Thought Huddle is a new podcast highlighting thinkers and doers who are devoted to creating meaningful impact. It explores ideas, tells stories, and helps make sense of our complicated and beautiful world.
The necessity of trust in democracy
Many of life’s daily interactions depend on trust. That’s especially true for the healthy functioning of a democratic government and its institutions. But what happens when trust erodes? We talk to Daniel Rothenberg, co-director of ASU’s Center on the Future of War and professor in the School of Politics and Global Studies, about reasons why people mistrust the government — and how to build back trust in a deeply flawed system.
Fragmenting society, with disinformation
The rise of advanced information technologies has resulted in sophisticated efforts to fragment American society — from foreign actors like Russia, to conspiracy theorists and political campaigns — and these efforts are working. ASU’s Braden Allenby tells us what this looks like, how it works and what we can do to restore a robust, pluralistic democracy.
Democracy’s roots: Equality, freedom and inclusion in ancient Greece
Democracy flourished in Athens 2500 years ago — but lasted only about a century. Why was it so influential in the thousands of years that followed? And how do the struggles and conflicts of ancient Greece mirror our own? We explore these questions with scholar Catherine Zuckert, professor emerita of political science at the University of Notre Dame and visiting professor in ASU’s School of Civic and Economic Thought and Leadership.
How America was built on slavery: Those roots can still be felt today
American capitalism was built on the backs of slaves and the slave economy — and not just in the South. Some of these practices are still with us.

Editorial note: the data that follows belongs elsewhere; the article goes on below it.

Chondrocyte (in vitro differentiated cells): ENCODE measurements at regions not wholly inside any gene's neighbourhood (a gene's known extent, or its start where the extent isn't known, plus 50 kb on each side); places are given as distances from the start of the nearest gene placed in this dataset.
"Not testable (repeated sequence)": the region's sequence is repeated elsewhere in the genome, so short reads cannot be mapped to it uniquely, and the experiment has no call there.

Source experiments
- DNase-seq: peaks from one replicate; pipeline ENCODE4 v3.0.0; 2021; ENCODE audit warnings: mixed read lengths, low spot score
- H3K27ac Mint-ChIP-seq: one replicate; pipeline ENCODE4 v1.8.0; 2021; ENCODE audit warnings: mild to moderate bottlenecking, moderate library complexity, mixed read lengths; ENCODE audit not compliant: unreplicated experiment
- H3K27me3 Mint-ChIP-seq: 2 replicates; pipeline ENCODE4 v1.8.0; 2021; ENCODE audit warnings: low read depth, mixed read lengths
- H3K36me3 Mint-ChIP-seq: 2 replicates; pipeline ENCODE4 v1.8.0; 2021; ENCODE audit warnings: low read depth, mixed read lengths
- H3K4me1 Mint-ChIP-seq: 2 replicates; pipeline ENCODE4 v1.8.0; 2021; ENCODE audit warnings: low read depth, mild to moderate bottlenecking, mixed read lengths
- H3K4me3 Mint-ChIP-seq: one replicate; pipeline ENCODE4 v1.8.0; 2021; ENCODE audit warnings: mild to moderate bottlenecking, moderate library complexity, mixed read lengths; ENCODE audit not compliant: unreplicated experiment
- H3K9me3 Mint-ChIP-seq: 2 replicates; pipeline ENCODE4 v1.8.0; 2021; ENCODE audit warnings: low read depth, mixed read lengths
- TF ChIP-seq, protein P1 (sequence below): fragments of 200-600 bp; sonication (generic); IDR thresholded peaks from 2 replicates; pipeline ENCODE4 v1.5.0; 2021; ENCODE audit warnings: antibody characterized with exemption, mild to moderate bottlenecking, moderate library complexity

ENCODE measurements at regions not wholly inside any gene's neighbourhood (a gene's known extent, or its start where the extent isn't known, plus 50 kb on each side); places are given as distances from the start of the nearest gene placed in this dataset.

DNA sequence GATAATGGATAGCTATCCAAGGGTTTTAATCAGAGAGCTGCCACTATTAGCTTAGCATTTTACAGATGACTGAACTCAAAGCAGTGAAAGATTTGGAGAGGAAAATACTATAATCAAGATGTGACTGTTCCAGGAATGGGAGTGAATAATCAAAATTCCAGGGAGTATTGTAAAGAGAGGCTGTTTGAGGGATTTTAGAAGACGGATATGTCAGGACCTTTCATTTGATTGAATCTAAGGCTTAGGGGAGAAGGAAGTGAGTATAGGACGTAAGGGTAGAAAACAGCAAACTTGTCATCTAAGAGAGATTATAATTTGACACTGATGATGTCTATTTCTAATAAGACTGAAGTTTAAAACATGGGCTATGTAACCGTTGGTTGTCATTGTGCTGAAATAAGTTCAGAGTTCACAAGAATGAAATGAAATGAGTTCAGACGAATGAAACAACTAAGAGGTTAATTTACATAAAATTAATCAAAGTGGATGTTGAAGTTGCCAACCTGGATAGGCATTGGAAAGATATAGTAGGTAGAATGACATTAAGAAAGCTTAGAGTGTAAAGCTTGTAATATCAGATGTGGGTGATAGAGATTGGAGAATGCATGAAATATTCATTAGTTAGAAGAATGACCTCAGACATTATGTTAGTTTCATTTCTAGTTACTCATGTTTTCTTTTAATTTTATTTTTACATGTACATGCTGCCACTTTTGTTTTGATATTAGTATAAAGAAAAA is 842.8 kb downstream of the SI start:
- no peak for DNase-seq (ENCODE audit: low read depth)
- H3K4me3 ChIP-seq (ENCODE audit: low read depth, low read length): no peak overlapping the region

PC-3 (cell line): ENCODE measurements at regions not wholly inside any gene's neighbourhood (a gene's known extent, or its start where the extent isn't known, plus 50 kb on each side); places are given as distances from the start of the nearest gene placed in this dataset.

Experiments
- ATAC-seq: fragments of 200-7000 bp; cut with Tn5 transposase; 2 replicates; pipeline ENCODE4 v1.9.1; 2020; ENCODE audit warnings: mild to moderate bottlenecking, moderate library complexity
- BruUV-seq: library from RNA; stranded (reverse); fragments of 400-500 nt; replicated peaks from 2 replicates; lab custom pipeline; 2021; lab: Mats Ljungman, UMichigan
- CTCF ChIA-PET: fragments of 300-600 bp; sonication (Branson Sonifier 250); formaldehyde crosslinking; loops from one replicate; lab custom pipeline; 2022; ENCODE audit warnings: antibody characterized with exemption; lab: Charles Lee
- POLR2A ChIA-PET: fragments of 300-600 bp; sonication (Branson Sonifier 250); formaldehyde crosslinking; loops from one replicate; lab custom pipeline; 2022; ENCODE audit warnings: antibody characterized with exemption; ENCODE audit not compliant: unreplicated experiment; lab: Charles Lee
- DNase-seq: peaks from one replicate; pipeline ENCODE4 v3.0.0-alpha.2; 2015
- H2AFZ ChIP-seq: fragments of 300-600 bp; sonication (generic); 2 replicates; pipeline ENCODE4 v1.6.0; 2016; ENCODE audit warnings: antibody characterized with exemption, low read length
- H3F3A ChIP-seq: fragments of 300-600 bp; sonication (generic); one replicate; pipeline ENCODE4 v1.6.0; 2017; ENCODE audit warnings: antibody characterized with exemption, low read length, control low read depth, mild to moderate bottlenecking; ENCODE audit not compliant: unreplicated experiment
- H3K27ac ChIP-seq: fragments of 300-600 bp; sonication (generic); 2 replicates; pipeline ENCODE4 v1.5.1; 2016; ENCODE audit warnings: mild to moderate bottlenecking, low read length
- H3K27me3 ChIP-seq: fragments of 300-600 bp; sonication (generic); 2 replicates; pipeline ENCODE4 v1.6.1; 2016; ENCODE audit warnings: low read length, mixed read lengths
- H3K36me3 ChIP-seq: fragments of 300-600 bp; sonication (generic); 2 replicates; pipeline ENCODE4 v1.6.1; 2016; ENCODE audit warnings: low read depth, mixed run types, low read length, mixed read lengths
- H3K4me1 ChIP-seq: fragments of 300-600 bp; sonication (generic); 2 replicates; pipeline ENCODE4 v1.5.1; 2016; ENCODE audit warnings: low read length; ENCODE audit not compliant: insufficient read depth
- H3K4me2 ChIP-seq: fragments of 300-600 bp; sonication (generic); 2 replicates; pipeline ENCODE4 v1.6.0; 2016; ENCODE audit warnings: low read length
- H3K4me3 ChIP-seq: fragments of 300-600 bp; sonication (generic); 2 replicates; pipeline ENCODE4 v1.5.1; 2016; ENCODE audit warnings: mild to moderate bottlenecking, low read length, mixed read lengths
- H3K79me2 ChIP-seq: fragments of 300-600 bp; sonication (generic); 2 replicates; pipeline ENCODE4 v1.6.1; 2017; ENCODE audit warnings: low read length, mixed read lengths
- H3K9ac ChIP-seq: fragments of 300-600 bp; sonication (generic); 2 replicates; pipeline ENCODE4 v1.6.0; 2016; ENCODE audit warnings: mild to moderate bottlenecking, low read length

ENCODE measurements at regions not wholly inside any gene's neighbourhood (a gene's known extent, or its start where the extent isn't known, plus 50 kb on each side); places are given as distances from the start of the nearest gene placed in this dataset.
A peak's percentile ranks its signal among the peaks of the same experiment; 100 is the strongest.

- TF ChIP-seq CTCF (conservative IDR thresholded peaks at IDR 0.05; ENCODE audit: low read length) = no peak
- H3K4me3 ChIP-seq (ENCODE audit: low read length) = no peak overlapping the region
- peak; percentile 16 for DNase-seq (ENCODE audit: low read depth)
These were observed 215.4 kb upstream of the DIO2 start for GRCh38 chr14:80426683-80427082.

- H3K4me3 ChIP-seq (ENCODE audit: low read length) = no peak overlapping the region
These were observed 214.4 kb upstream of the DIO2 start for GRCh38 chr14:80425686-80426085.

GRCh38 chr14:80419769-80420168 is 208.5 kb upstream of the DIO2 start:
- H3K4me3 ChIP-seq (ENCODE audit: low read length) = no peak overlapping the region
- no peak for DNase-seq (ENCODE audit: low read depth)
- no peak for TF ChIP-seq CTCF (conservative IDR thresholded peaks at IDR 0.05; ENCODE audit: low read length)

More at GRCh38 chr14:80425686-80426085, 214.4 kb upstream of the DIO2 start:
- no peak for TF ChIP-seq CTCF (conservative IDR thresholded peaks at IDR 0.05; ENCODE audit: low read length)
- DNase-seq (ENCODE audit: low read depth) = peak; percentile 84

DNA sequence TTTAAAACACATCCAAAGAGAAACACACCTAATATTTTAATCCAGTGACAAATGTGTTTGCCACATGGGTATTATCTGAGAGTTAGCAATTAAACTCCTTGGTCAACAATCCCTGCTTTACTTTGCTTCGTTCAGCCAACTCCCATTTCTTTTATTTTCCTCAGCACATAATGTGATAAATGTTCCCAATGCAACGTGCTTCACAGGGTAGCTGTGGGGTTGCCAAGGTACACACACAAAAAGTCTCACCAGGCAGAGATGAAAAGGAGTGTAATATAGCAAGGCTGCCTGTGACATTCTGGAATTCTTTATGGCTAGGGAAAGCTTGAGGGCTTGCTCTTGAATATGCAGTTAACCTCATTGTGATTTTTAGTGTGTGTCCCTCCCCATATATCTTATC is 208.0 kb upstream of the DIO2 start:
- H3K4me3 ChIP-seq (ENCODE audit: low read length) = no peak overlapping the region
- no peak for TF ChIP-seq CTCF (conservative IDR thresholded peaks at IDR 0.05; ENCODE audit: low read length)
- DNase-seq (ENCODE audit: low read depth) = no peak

Historian Calvin Schermerhorn explains how slavery built America without returning virtually any of the gains to the enslaved people — or their descendants. He also describes how racial inequality is part of our national DNA and why it persists.
Schermerhorn is a professor of history in ASU’s School of Historical, Philosophical, and Religious Studies, and the author of four books on the history of slavery in the U.S., including “Unrequited Toil: A History of United States Slavery.”
On lynching and racial oppression: How white violence denies black innocence
The practice of lynching was originally used against British loyalists. But after the Civil War it became a way of brutally suppressing the rights and agency of African American citizens.
We speak with ASU Professor Ersula Ore about her book, "Lynching: Violence, Rhetoric, & American Identity," and the continuing reality of racial injustice.
Ore traces the ways in which the practice and the language of violence are embedded in American identity, and how that affects citizens — specifically ex-slaves, Native Americans and other people of color.
Ore is the Lincoln Professor of Ethics in the School of Social Transformation and an assistant professor of African and African American studies, and rhetoric.
Crises of their own: How nonprofits are creatively confronting COVID-19
Organizations serving the public during the crisis of COVID-19 are facing their own challenges.
Myriad nonprofits — from front-line service providers to museums and performing arts organizations — are feeling the impact of the pandemic in everything from revenues to volunteerism. Robert Ashcraft, executive director of the Lodestar Center for Philanthropy and Nonprofit Innovation at ASU, talks about the challenges, creativity and collaboration he’s seeing in nonprofits across the country, including the innovative use of farm animals on Zoom calls.
Smart, clear content
These are smart and interesting. Well produced. I wish there were more fo them.